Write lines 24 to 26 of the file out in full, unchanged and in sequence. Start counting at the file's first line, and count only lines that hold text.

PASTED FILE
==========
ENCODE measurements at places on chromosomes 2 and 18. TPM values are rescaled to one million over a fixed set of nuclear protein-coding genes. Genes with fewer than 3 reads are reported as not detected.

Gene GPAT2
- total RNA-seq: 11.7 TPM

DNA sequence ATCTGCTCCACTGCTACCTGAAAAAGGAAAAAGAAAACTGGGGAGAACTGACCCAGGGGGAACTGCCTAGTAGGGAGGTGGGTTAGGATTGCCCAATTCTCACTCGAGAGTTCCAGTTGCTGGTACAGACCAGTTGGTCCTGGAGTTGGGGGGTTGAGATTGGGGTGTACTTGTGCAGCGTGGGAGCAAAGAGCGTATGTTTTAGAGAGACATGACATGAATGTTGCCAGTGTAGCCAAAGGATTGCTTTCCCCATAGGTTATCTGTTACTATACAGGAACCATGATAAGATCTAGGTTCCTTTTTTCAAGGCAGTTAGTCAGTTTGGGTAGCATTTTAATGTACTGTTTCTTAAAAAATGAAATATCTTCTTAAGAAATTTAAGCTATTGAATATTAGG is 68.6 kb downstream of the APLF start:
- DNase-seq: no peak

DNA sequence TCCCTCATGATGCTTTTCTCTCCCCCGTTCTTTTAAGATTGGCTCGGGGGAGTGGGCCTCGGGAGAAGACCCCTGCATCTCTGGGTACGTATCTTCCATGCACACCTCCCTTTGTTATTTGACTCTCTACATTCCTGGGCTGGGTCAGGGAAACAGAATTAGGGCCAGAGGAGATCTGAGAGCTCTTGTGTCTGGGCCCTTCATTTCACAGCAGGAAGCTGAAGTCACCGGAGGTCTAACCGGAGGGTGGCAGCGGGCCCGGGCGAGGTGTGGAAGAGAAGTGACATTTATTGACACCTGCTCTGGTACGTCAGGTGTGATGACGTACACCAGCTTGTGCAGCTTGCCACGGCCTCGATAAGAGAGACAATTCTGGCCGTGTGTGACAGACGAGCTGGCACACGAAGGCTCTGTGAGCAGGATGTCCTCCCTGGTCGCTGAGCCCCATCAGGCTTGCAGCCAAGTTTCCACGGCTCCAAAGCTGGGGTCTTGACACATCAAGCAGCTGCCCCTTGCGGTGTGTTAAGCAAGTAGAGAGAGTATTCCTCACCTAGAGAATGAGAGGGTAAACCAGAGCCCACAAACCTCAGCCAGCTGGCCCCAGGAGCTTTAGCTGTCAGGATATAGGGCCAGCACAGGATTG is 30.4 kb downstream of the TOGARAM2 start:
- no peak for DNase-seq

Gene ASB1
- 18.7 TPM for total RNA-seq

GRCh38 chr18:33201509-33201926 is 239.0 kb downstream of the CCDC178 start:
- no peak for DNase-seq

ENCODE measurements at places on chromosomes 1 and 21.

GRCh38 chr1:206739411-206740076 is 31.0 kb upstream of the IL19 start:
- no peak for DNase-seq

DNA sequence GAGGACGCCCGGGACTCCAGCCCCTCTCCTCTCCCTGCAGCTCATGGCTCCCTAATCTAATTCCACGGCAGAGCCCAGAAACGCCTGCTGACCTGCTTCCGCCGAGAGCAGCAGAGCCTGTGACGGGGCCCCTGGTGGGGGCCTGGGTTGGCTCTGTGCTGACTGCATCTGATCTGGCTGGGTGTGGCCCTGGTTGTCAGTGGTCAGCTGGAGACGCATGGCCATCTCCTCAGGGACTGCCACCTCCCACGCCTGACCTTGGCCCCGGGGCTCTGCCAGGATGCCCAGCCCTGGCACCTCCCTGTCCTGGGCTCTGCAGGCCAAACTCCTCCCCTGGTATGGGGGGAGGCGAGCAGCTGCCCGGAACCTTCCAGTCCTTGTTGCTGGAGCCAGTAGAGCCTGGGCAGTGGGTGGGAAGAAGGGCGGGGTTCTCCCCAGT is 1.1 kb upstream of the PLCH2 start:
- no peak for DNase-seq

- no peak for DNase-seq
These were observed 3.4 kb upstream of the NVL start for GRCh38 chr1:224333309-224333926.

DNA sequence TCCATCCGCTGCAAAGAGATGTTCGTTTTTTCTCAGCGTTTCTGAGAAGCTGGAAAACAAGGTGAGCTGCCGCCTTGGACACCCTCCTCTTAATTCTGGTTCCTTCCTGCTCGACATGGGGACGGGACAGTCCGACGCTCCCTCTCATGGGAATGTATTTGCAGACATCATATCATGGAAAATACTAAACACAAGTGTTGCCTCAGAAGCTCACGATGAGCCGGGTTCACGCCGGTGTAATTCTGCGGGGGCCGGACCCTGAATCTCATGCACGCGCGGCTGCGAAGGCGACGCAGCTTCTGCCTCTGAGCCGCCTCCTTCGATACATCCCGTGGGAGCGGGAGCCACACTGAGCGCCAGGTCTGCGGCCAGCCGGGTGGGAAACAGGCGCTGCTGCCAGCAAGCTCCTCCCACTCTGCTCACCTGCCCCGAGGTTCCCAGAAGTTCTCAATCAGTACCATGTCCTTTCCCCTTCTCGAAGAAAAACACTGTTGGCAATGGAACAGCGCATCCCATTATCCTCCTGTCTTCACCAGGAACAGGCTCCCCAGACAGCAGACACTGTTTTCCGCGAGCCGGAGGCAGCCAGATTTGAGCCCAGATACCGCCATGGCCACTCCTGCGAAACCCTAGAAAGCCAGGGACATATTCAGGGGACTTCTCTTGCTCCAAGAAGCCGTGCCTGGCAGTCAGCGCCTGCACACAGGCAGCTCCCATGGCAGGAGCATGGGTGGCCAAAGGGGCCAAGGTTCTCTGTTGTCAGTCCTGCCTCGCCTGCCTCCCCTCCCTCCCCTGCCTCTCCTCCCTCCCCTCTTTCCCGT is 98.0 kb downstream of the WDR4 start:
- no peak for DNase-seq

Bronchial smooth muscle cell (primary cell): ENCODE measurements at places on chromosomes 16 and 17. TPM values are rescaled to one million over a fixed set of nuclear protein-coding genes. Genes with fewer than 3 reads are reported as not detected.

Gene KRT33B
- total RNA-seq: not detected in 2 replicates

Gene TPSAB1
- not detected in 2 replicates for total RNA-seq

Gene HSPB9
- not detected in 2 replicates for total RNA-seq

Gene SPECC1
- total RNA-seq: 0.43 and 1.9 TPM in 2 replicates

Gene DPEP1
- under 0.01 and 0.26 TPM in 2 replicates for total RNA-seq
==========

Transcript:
Gene TPSAB1
- not detected in 2 replicates for total RNA-seq

Gene HSPB9